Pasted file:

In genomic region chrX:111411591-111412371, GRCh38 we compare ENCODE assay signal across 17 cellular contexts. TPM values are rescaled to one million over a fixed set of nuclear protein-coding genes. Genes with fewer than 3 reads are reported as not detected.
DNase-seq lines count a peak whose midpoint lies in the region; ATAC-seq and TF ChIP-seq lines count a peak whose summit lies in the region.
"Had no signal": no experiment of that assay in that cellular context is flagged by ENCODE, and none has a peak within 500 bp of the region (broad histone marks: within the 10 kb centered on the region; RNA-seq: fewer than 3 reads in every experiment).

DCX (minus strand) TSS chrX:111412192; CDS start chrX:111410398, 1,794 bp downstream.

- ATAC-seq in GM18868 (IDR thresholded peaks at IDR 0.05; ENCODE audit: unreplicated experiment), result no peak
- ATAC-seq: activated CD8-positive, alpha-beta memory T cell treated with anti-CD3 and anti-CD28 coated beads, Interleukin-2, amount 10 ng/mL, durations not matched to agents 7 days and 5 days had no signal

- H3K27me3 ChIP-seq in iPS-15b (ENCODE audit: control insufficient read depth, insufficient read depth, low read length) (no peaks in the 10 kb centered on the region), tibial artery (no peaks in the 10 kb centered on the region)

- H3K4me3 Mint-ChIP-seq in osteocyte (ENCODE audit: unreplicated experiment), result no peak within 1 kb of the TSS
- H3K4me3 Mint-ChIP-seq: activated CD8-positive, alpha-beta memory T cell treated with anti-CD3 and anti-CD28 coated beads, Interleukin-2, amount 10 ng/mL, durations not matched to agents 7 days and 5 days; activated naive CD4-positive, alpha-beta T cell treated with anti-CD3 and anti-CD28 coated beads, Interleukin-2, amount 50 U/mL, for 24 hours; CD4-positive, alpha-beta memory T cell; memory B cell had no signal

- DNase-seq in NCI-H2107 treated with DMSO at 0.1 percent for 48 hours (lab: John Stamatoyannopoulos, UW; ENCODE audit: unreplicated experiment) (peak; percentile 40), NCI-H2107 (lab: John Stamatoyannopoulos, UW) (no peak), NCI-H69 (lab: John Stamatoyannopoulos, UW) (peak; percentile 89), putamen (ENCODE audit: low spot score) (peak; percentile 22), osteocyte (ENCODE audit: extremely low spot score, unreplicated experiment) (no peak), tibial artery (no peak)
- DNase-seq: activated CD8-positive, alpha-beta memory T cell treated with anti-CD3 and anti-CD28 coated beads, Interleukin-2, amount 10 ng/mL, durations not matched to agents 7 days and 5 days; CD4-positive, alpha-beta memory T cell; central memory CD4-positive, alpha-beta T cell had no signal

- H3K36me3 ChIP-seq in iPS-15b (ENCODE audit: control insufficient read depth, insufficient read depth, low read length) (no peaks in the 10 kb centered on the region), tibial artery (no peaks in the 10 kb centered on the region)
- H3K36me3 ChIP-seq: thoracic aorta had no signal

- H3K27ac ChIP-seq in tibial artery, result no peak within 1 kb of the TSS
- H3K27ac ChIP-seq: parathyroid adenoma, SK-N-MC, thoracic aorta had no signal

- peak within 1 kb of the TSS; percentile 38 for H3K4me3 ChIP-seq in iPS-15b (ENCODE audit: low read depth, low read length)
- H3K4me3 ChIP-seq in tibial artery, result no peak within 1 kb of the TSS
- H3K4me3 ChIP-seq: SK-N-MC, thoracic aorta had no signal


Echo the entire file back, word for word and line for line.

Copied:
In genomic region chrX:111411591-111412371, GRCh38 we compare ENCODE assay signal across 17 cellular contexts. TPM values are rescaled to one million over a fixed set of nuclear protein-coding genes. Genes with fewer than 3 reads are reported as not detected.
DNase-seq lines count a peak whose midpoint lies in the region; ATAC-seq and TF ChIP-seq lines count a peak whose summit lies in the region.
"Had no signal": no experiment of that assay in that cellular context is flagged by ENCODE, and none has a peak within 500 bp of the region (broad histone marks: within the 10 kb centered on the region; RNA-seq: fewer than 3 reads in every experiment).

DCX (minus strand) TSS chrX:111412192; CDS start chrX:111410398, 1,794 bp downstream.

- ATAC-seq in GM18868 (IDR thresholded peaks at IDR 0.05; ENCODE audit: unreplicated experiment), result no peak
- ATAC-seq: activated CD8-positive, alpha-beta memory T cell treated with anti-CD3 and anti-CD28 coated beads, Interleukin-2, amount 10 ng/mL, durations not matched to agents 7 days and 5 days had no signal

- H3K27me3 ChIP-seq in iPS-15b (ENCODE audit: control insufficient read depth, insufficient read depth, low read length) (no peaks in the 10 kb centered on the region), tibial artery (no peaks in the 10 kb centered on the region)

- H3K4me3 Mint-ChIP-seq in osteocyte (ENCODE audit: unreplicated experiment), result no peak within 1 kb of the TSS
- H3K4me3 Mint-ChIP-seq: activated CD8-positive, alpha-beta memory T cell treated with anti-CD3 and anti-CD28 coated beads, Interleukin-2, amount 10 ng/mL, durations not matched to agents 7 days and 5 days; activated naive CD4-positive, alpha-beta T cell treated with anti-CD3 and anti-CD28 coated beads, Interleukin-2, amount 50 U/mL, for 24 hours; CD4-positive, alpha-beta memory T cell; memory B cell had no signal

- DNase-seq in NCI-H2107 treated with DMSO at 0.1 percent for 48 hours (lab: John Stamatoyannopoulos, UW; ENCODE audit: unreplicated experiment) (peak; percentile 40), NCI-H2107 (lab: John Stamatoyannopoulos, UW) (no peak), NCI-H69 (lab: John Stamatoyannopoulos, UW) (peak; percentile 89), putamen (ENCODE audit: low spot score) (peak; percentile 22), osteocyte (ENCODE audit: extremely low spot score, unreplicated experiment) (no peak), tibial artery (no peak)
- DNase-seq: activated CD8-positive, alpha-beta memory T cell treated with anti-CD3 and anti-CD28 coated beads, Interleukin-2, amount 10 ng/mL, durations not matched to agents 7 days and 5 days; CD4-positive, alpha-beta memory T cell; central memory CD4-positive, alpha-beta T cell had no signal

- H3K36me3 ChIP-seq in iPS-15b (ENCODE audit: control insufficient read depth, insufficient read depth, low read length) (no peaks in the 10 kb centered on the region), tibial artery (no peaks in the 10 kb centered on the region)
- H3K36me3 ChIP-seq: thoracic aorta had no signal

- H3K27ac ChIP-seq in tibial artery, result no peak within 1 kb of the TSS
- H3K27ac ChIP-seq: parathyroid adenoma, SK-N-MC, thoracic aorta had no signal

- peak within 1 kb of the TSS; percentile 38 for H3K4me3 ChIP-seq in iPS-15b (ENCODE audit: low read depth, low read length)
- H3K4me3 ChIP-seq in tibial artery, result no peak within 1 kb of the TSS
- H3K4me3 ChIP-seq: SK-N-MC, thoracic aorta had no signal